You’re going to have a hard time finding .223 Wylde ammo because this is a chamber designation only. The .223 Wylde chamber is somewhat of a departure from historic “norms” within the firearm industry because rifles with this chamber do not fire ammunition possessing the chamber’s designation. Rather, barrels with .223 Wylde chambers fire 5.56×45 NATO and the .223 Remington cartridges. Either of these cartridges can be safely used in rifles possessing a .223 Wylde chamber. Pretty cool, but this, unfortunately, leads to some confusion because some consumers may mistakenly believe that this means 5.56 NATO and .223 Remington cartridges are the same. They are not!

The Sporting Arms and Manufacturers Institute (SAAMI) establishes the national standards concerning firearms and ammunition. These standards are in place to ensure the safe and reliable function of our firearms. SAAMI has published a technical bulletin concerning safe and unsafe firearm chamber and ammunition combinations.

According to the FAQ referenced in the bulletin, a 5.56x45mm NATO chamber can safely fire a .223 Remington cartridge. Conversely, a .223 Remington chamber CAN NOT safely fire a 5.56x45mm NATO cartridge. Just because the cartridge may fit into the chamber does not mean that it is safe to fire.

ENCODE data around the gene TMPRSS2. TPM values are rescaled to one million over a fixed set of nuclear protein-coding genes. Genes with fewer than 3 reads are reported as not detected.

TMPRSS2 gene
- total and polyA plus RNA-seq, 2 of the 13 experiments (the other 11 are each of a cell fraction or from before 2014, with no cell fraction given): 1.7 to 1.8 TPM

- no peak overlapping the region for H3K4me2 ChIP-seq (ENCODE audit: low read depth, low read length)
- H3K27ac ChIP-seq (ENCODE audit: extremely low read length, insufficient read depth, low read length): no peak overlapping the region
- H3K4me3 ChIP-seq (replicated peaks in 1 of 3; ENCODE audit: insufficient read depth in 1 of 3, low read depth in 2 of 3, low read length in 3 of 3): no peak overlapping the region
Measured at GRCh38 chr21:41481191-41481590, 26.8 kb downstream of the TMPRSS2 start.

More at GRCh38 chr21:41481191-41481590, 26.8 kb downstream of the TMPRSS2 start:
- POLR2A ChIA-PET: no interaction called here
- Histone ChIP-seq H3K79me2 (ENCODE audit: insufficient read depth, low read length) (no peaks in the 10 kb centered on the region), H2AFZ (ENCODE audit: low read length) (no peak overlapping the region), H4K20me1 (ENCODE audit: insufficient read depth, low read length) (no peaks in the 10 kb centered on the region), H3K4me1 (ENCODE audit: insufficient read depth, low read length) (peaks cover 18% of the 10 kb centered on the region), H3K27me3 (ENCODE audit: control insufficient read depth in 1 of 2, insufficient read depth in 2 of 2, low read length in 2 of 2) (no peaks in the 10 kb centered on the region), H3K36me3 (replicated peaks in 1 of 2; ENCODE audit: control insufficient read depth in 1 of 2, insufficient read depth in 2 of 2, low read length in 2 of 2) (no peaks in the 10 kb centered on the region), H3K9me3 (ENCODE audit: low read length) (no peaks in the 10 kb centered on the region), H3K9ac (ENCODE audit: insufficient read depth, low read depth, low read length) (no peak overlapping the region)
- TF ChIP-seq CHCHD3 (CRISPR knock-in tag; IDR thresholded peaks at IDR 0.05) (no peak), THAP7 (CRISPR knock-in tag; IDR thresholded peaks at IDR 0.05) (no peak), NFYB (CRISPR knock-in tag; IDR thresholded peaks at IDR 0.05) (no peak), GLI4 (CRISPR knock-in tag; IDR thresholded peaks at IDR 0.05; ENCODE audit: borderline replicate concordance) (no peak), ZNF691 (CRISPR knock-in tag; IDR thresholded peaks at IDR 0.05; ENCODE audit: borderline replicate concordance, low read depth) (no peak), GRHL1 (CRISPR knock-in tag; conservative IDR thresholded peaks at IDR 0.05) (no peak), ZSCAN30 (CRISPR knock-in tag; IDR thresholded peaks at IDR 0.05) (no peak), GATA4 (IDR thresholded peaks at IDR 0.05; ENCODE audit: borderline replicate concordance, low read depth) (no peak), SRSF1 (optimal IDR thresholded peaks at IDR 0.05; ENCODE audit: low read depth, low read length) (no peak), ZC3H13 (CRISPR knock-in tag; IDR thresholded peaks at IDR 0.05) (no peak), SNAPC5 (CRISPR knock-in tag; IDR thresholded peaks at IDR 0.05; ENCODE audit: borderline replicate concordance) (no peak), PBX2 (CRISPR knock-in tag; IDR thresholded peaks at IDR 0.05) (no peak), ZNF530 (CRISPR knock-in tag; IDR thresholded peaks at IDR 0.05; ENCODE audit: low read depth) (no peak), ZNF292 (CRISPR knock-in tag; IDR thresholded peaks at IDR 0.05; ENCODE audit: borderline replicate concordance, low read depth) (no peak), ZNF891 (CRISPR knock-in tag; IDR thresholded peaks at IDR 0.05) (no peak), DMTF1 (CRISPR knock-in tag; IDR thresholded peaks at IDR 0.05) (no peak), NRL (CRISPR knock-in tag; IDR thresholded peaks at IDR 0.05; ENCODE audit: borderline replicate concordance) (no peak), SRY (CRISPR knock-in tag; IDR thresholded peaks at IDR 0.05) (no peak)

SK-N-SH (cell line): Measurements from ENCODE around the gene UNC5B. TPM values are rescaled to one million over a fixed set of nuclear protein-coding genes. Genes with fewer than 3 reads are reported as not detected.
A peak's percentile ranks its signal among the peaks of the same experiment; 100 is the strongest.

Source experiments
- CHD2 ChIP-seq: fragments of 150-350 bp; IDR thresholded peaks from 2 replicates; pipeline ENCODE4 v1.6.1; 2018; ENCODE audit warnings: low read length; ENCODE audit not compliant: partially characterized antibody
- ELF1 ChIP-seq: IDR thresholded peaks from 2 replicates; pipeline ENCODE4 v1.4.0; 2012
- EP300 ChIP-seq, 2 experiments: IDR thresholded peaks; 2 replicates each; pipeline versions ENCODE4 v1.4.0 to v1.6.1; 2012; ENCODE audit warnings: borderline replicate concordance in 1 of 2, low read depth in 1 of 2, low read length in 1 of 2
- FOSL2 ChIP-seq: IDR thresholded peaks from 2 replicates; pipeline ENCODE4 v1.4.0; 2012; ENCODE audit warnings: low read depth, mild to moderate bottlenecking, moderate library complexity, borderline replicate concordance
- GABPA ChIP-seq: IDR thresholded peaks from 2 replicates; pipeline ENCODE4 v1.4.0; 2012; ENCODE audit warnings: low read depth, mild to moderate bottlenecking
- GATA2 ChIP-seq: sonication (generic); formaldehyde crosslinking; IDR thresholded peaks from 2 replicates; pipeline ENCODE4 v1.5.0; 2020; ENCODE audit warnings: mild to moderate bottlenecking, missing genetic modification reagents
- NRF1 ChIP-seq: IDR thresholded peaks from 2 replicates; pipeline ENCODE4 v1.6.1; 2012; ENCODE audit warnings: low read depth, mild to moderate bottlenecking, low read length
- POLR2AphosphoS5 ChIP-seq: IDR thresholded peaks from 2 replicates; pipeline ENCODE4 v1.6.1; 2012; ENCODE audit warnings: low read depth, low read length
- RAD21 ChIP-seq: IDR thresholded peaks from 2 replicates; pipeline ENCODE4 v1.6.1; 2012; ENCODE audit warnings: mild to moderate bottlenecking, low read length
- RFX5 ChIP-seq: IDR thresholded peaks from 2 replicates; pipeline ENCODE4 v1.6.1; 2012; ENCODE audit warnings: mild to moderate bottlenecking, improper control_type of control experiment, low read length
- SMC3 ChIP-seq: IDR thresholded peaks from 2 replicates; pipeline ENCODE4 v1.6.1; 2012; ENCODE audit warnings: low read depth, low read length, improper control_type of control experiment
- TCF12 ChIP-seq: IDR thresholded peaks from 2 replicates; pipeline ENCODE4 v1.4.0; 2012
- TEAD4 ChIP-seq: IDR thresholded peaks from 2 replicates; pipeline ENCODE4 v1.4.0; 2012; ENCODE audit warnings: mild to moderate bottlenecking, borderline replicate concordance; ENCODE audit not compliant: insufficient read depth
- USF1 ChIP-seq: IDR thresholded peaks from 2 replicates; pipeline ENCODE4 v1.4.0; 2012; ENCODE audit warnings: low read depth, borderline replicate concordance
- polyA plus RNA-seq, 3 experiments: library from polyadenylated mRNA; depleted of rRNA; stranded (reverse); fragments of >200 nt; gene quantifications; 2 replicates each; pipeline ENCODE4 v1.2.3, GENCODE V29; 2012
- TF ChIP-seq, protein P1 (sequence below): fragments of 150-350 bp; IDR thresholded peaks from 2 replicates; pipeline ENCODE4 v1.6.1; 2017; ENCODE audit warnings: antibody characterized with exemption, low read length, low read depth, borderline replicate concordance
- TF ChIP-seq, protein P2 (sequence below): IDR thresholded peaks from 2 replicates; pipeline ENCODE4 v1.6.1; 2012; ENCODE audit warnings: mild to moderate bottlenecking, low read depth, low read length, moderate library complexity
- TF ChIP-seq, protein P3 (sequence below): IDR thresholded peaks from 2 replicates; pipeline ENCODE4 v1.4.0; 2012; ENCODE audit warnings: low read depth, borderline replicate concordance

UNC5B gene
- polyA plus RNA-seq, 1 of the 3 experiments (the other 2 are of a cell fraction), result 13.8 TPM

My advice is to match the ammunition to what is engraved on the barrel. When this can’t be accomplished, such as firearms possessing the .223 Wylde chamber, you must first read the factory owner’s manual, which we should all do anyway, and make your ammunition choice accordingly. That takes care of safety and reliable function, but what about performance and, more specifically, accuracy?

I know, it’s not an AR-15 above, but all rifles share something in common — just because the ammunition is safe to fire in your rifle does not mean that it will be the most accurate. From an accuracy standpoint, ammunition will perform differently from one rifle to another. As handloaders know all too well, finding the most accurate ammunition for a particular rifle will require some experimentation. Here, we selected our ammunition to match what is engraved on the barrel. But how will it perform?